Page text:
Autonomous car

MIT Helps Robots Adjust Grip With New Algorithms

You might not notice how easily you can shift your grip while picking up an object, but robotics engineers think about that a lot. Even the most sophisticated mechanized graspers sometimes can’t grab the right part of an object, and shifting it around is a computationally complex maneuver. Researchers at MIT have developed a new algorithm that could help robots nudge items into chosen arrangements. 

When a person needs to adjust their grip on something without using their other hand, they usually brace it against a flat surface. Think about how you might shift your grip on a pencil when using the eraser — that same process could help a robot pick up and manipulate objects from an unorganized bin with much greater efficiency. Unfortunately, traditional algorithms would take tens of minutes to plan out the sequence of actions to shift its grip using support from a wall or table. That’s what the new research from MIT hopes to address. 

The new algorithms developed by MIT can plan how a gripper might push against or slide along a stationary surface to reposition an object in less than a second. This many-fold increase in efficiency is thanks to a streamlined way of thinking about physics. Previously, a program trying to calculate something like a robotic arm pushing a block against a wall to adjust its grip would need to solve complex math validating the planned maneuver in the context of physical laws like Newton’s laws of motion and Coulomb’s law. Instead, the new algorithm uses cone-shaped maps of friction the team calls “motion cones.”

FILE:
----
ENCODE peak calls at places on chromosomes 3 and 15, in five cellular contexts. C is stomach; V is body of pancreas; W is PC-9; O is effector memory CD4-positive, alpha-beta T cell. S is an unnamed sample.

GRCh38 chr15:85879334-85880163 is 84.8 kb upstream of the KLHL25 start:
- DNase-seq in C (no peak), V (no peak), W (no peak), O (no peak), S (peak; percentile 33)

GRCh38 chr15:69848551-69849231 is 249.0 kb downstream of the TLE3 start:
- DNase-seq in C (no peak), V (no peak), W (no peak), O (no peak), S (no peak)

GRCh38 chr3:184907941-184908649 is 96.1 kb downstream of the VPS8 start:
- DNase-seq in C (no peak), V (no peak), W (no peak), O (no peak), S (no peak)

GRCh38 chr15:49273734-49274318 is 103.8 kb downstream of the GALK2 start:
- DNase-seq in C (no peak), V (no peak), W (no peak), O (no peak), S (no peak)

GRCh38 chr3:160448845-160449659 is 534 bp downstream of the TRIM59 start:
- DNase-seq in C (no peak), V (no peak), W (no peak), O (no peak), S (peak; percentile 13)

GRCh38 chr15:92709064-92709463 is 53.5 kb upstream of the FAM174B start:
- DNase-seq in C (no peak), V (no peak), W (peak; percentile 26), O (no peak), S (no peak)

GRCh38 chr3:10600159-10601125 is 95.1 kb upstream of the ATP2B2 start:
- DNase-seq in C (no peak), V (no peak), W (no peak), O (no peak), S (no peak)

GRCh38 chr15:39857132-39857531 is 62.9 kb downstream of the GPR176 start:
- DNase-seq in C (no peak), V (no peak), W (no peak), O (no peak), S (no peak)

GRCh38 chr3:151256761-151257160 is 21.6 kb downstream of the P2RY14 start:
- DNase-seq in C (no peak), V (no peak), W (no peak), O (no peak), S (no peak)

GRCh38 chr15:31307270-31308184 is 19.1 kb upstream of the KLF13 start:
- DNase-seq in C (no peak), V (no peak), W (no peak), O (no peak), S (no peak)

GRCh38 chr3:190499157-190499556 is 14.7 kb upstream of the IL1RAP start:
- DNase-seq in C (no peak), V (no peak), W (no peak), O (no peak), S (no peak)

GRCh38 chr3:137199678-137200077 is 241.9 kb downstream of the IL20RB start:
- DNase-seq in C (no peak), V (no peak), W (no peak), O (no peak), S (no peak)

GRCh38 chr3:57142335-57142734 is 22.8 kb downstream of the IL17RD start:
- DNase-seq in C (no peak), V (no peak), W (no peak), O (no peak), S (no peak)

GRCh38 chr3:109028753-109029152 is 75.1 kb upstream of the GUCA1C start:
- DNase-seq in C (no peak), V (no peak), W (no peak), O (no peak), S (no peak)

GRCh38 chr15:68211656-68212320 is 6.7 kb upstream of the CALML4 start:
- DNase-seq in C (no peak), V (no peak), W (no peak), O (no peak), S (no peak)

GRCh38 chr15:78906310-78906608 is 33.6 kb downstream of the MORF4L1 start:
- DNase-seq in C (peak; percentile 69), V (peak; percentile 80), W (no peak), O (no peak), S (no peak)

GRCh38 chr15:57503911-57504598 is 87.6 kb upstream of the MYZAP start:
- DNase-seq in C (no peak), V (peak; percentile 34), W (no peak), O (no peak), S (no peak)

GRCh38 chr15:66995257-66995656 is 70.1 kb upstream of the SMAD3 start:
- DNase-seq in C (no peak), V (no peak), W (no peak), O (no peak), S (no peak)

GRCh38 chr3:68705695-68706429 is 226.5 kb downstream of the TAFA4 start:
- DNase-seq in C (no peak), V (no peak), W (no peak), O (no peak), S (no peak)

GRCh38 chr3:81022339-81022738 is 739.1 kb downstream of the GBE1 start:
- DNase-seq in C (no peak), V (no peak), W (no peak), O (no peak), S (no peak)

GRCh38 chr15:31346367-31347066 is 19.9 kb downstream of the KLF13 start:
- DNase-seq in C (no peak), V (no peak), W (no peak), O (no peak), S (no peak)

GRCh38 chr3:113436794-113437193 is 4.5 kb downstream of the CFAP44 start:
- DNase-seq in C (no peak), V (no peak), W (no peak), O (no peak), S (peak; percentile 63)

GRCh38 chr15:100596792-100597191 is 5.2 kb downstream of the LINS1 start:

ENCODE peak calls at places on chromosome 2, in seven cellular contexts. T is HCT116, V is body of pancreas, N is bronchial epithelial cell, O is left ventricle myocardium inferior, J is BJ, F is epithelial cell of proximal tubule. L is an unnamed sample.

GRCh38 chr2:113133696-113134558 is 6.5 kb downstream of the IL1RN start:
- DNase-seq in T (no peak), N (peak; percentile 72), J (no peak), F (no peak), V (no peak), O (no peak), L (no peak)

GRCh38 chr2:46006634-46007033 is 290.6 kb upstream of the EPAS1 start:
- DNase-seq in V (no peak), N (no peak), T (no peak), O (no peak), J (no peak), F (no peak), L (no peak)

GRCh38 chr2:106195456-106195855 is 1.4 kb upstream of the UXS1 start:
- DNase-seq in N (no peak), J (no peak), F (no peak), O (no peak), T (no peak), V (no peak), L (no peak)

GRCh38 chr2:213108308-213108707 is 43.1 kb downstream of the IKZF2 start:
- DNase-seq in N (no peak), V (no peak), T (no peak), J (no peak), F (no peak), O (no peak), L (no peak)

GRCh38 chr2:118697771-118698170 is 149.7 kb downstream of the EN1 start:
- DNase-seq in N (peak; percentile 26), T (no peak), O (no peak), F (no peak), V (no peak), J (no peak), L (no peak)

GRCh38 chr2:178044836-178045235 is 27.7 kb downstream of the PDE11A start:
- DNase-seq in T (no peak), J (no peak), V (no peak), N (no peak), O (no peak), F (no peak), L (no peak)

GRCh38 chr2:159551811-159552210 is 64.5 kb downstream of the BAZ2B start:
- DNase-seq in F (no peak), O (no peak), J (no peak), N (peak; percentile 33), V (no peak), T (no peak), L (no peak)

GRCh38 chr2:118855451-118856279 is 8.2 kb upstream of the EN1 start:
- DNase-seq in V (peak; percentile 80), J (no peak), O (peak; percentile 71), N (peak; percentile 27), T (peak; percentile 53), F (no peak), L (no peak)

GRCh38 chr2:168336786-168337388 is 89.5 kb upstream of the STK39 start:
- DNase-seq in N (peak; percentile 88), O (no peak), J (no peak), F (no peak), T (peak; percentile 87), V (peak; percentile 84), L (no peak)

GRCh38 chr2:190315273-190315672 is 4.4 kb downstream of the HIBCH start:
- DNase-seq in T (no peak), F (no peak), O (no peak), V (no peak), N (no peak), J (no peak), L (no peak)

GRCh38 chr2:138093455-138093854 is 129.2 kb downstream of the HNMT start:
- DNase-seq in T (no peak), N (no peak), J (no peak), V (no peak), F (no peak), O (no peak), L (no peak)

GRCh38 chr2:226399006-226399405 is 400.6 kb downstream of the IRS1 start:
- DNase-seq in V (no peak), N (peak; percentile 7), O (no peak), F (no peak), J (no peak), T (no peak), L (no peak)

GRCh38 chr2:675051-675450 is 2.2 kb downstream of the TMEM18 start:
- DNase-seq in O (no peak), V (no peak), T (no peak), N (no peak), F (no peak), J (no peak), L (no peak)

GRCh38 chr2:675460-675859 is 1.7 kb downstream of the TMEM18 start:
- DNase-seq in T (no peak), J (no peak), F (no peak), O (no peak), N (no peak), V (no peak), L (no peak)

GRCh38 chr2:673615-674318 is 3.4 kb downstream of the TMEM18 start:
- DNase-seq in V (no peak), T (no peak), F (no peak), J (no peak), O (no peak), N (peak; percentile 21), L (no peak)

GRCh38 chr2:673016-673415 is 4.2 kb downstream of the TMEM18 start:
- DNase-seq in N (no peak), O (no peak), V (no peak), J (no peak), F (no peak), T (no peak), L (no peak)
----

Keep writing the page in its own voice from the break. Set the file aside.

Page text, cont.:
The values inside of a motion cone describe how a grasper could push or slide an object while satisfying the physical laws and keeping its grip. Everything outside the cone would cause it to drop the object. The team calculates the motion cone for the desired outcome, which gives a subset of possible movements that won’t cause the grasper to drop its cargo. The team notes this is still a complex process for something humans can do automatically, but it’s vastly faster than the old methods. Something that took 500 seconds with older methods only takes one second now. 

You can see an example of the new algorithm in action above. The team conducted thousands of tests to validate the motion cone model. If they applied a push that was inside the motion cone, the grasper would remain under control. Anything outside the cone caused the grasper to drop the object. The team hopes this technology will eventually be of use in manufacturing and warehouse settings.

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